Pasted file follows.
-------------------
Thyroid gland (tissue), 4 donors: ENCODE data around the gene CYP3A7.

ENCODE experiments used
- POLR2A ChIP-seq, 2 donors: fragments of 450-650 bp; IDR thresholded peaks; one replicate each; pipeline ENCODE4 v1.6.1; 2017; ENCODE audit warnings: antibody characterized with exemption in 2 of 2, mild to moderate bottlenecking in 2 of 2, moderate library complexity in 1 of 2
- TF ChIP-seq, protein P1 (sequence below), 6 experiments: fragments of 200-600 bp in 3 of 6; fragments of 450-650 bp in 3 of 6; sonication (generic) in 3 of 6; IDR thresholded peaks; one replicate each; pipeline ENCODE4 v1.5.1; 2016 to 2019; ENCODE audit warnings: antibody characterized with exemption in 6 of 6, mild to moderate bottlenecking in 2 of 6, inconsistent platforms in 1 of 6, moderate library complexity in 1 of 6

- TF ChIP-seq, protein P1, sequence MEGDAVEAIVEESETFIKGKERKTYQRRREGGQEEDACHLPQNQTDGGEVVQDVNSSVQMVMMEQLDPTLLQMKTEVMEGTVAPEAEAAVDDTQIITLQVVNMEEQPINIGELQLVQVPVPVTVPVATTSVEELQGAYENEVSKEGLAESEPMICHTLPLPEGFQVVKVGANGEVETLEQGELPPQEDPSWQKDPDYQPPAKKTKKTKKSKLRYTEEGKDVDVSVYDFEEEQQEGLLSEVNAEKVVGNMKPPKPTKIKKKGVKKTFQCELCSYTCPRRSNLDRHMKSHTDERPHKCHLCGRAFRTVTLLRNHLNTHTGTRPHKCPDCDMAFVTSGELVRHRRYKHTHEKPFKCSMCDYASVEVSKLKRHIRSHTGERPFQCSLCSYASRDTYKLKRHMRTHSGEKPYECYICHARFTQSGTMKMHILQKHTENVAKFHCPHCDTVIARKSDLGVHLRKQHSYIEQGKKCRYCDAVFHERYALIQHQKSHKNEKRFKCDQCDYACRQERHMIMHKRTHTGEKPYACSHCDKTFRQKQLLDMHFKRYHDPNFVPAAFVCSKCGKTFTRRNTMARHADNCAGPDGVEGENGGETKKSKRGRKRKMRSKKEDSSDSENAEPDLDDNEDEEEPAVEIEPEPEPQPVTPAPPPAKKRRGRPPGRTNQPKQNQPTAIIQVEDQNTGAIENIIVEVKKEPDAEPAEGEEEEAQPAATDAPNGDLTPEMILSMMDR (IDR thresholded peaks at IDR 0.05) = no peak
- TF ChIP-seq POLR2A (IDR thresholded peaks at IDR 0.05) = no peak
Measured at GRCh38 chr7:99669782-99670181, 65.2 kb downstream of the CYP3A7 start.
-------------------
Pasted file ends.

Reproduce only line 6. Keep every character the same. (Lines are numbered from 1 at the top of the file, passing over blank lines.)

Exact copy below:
- TF ChIP-seq POLR2A (IDR thresholded peaks at IDR 0.05) = no peak